For decades, Pakistan has sought to internationalise the problem of Kashmir, hoping that it could change the territorial status quo over the erstwhile princely state. India’s decision to repeal Article 370 of its Constitution, ending the special status of Kashmir territory under its administration and dividing it into two Union territories, has had the opposite effect. It makes Kashmir an internal issue for India as well as Pakistan.
The Kashmiri leadership now has three choices: it could take the matter to the Indian Supreme Court and argue that the decision violates Indian constitutional principles; it could mobilise protests that could turn the Kashmir valley into a South Asian West Bank, along with the misery that might bring for the Kashmiri people; or it could try and see how to extract maximum advantage from the new order.
All of these options fall squarely within the framework of India’s constitutional and political system. There seems to be little role for Pakistan, or the international community, in the way forward. India has also not given up claim on all of the former princely state so that it could negotiate a final settlement with Pakistan based on on-ground realities.
If massive protests ensue and India puts them down with a heavy hand, one can expect denunciation of human rights violations. But in today’s world, human rights violations have, regrettably, lost their salience as instigators of international pressure.
Pakistan taken by surprise
When Pakistan’s Prime Minister Imran Khan said ahead of India’s general elections that he saw a better chance of ‘settling’ the Kashmir issue after Prime Minister Narendra Modi’s re-election, this is not what he had in mind. Pakistani euphoria over US President Donald Trump’s offer to mediate over Kashmir too had raised Pakistani expectations that they would gain something, not lose standing on the issue altogether.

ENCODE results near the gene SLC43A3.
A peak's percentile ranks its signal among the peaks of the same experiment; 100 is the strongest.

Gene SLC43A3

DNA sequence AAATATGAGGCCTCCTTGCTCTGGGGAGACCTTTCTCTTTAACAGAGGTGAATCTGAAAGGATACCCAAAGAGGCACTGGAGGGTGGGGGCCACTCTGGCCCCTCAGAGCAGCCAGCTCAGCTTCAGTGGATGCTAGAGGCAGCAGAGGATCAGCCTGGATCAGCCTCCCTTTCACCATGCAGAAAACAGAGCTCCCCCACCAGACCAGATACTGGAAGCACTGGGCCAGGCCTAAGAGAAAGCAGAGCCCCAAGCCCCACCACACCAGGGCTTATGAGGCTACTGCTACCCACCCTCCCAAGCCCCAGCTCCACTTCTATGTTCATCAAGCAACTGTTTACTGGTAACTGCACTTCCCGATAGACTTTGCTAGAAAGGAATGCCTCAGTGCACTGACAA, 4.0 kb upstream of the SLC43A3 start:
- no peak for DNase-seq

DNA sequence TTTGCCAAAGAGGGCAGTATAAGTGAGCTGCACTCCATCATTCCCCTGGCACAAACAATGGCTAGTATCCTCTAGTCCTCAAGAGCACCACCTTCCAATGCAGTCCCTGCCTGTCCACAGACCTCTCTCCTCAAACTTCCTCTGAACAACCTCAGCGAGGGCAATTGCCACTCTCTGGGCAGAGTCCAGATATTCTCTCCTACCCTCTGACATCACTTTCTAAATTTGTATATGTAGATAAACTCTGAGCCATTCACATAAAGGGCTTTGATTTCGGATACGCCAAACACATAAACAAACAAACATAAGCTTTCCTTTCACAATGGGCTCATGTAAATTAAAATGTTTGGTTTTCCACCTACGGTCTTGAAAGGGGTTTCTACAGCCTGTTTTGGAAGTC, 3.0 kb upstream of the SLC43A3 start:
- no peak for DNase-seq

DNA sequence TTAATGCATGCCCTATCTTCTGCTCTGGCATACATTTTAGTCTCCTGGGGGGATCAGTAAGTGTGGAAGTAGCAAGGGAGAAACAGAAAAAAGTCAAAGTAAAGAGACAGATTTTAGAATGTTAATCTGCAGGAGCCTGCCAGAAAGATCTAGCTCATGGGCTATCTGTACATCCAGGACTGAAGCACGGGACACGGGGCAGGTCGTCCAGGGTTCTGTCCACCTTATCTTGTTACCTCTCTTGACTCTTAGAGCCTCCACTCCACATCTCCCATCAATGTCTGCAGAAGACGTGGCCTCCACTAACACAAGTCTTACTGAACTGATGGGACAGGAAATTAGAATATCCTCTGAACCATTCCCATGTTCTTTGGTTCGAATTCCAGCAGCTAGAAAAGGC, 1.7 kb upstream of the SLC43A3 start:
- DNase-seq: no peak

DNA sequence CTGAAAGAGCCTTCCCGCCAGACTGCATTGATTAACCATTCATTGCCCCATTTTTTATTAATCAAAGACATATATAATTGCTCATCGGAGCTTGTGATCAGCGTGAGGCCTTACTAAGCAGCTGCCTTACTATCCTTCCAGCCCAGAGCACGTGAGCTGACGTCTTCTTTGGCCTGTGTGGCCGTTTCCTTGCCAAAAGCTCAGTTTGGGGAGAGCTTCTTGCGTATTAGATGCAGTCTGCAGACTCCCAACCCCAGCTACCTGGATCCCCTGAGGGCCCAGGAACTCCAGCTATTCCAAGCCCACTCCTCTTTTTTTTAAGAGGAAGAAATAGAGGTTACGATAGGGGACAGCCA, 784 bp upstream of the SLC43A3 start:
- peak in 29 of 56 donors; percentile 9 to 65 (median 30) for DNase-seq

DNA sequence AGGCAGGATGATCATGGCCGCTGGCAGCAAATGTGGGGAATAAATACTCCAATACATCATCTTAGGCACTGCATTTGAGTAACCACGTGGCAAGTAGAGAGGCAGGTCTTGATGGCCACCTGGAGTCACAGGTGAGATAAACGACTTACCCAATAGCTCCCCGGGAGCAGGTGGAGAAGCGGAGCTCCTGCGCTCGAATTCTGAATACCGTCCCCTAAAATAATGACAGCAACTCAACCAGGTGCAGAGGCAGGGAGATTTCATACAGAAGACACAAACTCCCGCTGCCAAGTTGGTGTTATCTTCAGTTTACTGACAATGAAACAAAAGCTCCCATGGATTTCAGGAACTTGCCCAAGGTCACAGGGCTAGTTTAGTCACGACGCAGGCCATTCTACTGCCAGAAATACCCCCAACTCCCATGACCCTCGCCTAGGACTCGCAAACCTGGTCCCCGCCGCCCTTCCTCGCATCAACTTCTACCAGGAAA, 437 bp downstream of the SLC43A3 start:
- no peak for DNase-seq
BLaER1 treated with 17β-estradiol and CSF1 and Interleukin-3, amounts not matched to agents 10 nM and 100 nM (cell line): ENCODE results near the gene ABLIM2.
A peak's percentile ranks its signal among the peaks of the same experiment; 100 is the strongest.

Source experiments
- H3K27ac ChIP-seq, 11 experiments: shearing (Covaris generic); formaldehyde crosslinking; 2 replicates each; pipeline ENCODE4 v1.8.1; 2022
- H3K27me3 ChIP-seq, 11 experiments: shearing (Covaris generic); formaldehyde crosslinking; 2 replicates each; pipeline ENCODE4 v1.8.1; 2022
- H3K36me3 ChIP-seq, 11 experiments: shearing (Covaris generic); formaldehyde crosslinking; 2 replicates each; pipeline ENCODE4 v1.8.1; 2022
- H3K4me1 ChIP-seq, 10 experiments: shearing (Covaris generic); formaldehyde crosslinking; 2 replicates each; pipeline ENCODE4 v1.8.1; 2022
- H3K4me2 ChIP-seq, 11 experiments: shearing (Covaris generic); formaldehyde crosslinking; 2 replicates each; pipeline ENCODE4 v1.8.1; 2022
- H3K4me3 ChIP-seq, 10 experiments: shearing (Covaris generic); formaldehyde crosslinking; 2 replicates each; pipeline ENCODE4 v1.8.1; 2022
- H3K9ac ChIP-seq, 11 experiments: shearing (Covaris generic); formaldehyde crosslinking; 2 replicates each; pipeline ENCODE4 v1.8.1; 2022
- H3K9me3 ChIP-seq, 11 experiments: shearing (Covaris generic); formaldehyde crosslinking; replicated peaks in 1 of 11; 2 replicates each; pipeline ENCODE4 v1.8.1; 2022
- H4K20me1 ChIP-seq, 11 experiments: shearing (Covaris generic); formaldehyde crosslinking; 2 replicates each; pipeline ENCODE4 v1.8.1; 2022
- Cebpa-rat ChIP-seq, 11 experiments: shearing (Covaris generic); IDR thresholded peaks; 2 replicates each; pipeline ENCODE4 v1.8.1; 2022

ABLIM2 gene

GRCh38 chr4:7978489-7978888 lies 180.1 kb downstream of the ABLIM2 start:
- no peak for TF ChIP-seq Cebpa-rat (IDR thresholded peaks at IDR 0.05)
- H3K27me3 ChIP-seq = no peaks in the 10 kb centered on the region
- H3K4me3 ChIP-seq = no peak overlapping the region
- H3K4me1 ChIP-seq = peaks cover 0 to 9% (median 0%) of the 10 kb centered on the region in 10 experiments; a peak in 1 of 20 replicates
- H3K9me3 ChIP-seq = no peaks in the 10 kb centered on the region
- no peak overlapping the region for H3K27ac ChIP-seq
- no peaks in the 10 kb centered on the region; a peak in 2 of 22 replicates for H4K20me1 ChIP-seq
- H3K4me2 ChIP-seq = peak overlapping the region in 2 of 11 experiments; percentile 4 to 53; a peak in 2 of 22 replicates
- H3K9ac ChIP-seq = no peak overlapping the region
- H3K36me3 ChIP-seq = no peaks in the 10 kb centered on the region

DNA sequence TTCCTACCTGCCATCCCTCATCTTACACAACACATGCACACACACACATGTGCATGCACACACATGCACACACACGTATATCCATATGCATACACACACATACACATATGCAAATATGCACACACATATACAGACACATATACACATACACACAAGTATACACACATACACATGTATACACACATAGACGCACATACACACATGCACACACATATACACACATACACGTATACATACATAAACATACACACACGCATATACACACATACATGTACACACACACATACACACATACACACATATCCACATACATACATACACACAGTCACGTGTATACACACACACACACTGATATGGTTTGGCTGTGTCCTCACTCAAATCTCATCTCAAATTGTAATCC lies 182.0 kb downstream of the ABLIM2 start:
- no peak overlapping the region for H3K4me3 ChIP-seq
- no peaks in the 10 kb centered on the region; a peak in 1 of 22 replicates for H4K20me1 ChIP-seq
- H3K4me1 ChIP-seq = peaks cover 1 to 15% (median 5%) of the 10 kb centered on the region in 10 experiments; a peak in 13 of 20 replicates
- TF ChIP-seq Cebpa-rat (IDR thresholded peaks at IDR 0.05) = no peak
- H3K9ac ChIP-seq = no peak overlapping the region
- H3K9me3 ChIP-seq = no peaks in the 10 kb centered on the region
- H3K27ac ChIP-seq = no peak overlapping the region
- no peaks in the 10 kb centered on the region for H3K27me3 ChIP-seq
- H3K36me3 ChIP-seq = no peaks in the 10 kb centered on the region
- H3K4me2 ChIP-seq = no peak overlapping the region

Khan and his Pakistan military mentors were clearly taken by surprise by India’s move. As if in pique, Pakistan has now downgraded diplomatic relations with India and suspended the meagre bilateral trade in protest. But that is just a weak response to domestic critics, led by former Prime Minister Nawaz Sharif’s daughter, Maryam Nawaz, who have started alleging that Imran Khan (and the army leadership that backs him) might have ‘sold Kashmir out.’
Public opinion in Pakistan has been fed on Kashmir-related rhetoric for 70 years. But other than political noise at home, funding protests in Kashmir, and raising the spectre of nuclear war, Pakistan has few options.
Since 1989, Pakistan has tried using terrorism as leverage to force India’s hand but that has not worked either. Right now, Pakistan might not want to attract blacklisting by the UN’s Financial Action Task Force (FATF), which would be unavoidable if it tries to step up terrorist attacks.
Pakistan doesn’t have a strong case
Ideally, the people of the former princely state of Jammu and Kashmir should be able to live in peace with full human rights and economic opportunities on both sides of the Line of Control. That is unlikely as long as the issue is framed as an India-Pakistan conflict rather than as a matter relating to the lives of Kashmiris.
In any case, Pakistan has also repeatedly altered the status of the parts of Kashmir it controls, weakening its current protestations. In April 1949, Pakistan took over Gilgit-Baltistan (then called the ‘Northern Areas’) through an agreement with the government of Azad Kashmir and the political party, All Jammu and Kashmir Muslim Conference.
In 1969, a Northern Areas Advisory Council (NAAC) was created, followed by the Northern Areas Legislative Council (NALC) in 1994. Pakistan’s Ministry of Kashmir Affairs and Northern Areas retained all law-making powers until the 2009 Gilgit-Baltistan Empowerment and Self-Governance Order, which created an elected legislature and the office of chief minister.